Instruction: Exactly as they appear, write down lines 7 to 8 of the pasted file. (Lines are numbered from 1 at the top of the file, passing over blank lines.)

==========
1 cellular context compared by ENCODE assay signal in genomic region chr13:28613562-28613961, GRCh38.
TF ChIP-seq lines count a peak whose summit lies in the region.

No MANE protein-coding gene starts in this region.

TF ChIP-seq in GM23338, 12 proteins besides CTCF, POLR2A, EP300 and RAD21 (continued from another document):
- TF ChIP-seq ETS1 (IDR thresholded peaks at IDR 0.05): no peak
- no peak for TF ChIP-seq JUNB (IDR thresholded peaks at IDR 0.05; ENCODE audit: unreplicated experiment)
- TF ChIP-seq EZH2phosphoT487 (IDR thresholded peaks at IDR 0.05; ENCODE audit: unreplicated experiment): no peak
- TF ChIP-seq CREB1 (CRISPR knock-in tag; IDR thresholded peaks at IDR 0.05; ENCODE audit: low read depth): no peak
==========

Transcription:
- TF ChIP-seq EZH2phosphoT487 (IDR thresholded peaks at IDR 0.05; ENCODE audit: unreplicated experiment): no peak
- TF ChIP-seq CREB1 (CRISPR knock-in tag; IDR thresholded peaks at IDR 0.05; ENCODE audit: low read depth): no peak